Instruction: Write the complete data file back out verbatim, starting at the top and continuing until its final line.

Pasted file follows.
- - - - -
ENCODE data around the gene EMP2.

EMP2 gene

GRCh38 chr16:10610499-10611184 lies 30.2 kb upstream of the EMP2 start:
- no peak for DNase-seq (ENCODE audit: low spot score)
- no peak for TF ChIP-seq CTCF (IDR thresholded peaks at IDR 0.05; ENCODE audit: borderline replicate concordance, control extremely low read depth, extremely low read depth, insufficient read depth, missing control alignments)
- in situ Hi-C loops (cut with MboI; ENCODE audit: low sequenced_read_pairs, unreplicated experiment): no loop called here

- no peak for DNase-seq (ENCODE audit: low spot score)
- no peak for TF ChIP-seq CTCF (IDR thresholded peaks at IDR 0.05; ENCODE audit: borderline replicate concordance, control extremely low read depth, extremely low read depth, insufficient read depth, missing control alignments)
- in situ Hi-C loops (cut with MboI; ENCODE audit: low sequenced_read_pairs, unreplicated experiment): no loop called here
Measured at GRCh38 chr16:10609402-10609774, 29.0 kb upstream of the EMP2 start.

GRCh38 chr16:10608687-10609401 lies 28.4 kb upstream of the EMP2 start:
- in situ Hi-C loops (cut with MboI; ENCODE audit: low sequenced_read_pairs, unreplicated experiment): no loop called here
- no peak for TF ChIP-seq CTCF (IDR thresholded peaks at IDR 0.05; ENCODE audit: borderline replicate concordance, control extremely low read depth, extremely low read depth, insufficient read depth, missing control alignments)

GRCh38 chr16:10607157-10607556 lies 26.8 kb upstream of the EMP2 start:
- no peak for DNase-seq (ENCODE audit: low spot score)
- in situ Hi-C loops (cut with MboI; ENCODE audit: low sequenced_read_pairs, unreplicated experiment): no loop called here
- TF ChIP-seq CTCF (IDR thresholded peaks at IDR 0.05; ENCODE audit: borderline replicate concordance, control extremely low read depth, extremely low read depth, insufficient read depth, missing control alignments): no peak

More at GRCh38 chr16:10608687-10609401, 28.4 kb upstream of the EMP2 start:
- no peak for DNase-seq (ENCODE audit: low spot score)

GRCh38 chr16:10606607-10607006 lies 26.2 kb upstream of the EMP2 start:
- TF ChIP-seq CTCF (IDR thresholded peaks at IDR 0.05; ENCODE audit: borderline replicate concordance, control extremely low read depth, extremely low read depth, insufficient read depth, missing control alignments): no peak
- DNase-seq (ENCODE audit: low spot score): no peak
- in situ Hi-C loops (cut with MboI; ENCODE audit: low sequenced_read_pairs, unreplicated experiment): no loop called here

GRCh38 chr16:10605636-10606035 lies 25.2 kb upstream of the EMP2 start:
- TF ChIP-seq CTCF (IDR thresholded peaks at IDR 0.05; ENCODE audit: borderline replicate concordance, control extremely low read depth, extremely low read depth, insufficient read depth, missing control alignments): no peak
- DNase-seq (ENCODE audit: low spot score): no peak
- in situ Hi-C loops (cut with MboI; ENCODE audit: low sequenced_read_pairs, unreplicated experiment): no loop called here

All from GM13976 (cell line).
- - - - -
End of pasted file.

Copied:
ENCODE data around the gene EMP2.

EMP2 gene

GRCh38 chr16:10610499-10611184 lies 30.2 kb upstream of the EMP2 start:
- no peak for DNase-seq (ENCODE audit: low spot score)
- no peak for TF ChIP-seq CTCF (IDR thresholded peaks at IDR 0.05; ENCODE audit: borderline replicate concordance, control extremely low read depth, extremely low read depth, insufficient read depth, missing control alignments)
- in situ Hi-C loops (cut with MboI; ENCODE audit: low sequenced_read_pairs, unreplicated experiment): no loop called here

- no peak for DNase-seq (ENCODE audit: low spot score)
- no peak for TF ChIP-seq CTCF (IDR thresholded peaks at IDR 0.05; ENCODE audit: borderline replicate concordance, control extremely low read depth, extremely low read depth, insufficient read depth, missing control alignments)
- in situ Hi-C loops (cut with MboI; ENCODE audit: low sequenced_read_pairs, unreplicated experiment): no loop called here
Measured at GRCh38 chr16:10609402-10609774, 29.0 kb upstream of the EMP2 start.

GRCh38 chr16:10608687-10609401 lies 28.4 kb upstream of the EMP2 start:
- in situ Hi-C loops (cut with MboI; ENCODE audit: low sequenced_read_pairs, unreplicated experiment): no loop called here
- no peak for TF ChIP-seq CTCF (IDR thresholded peaks at IDR 0.05; ENCODE audit: borderline replicate concordance, control extremely low read depth, extremely low read depth, insufficient read depth, missing control alignments)

GRCh38 chr16:10607157-10607556 lies 26.8 kb upstream of the EMP2 start:
- no peak for DNase-seq (ENCODE audit: low spot score)
- in situ Hi-C loops (cut with MboI; ENCODE audit: low sequenced_read_pairs, unreplicated experiment): no loop called here
- TF ChIP-seq CTCF (IDR thresholded peaks at IDR 0.05; ENCODE audit: borderline replicate concordance, control extremely low read depth, extremely low read depth, insufficient read depth, missing control alignments): no peak

More at GRCh38 chr16:10608687-10609401, 28.4 kb upstream of the EMP2 start:
- no peak for DNase-seq (ENCODE audit: low spot score)

GRCh38 chr16:10606607-10607006 lies 26.2 kb upstream of the EMP2 start:
- TF ChIP-seq CTCF (IDR thresholded peaks at IDR 0.05; ENCODE audit: borderline replicate concordance, control extremely low read depth, extremely low read depth, insufficient read depth, missing control alignments): no peak
- DNase-seq (ENCODE audit: low spot score): no peak
- in situ Hi-C loops (cut with MboI; ENCODE audit: low sequenced_read_pairs, unreplicated experiment): no loop called here

GRCh38 chr16:10605636-10606035 lies 25.2 kb upstream of the EMP2 start:
- TF ChIP-seq CTCF (IDR thresholded peaks at IDR 0.05; ENCODE audit: borderline replicate concordance, control extremely low read depth, extremely low read depth, insufficient read depth, missing control alignments): no peak
- DNase-seq (ENCODE audit: low spot score): no peak
- in situ Hi-C loops (cut with MboI; ENCODE audit: low sequenced_read_pairs, unreplicated experiment): no loop called here

All from GM13976 (cell line).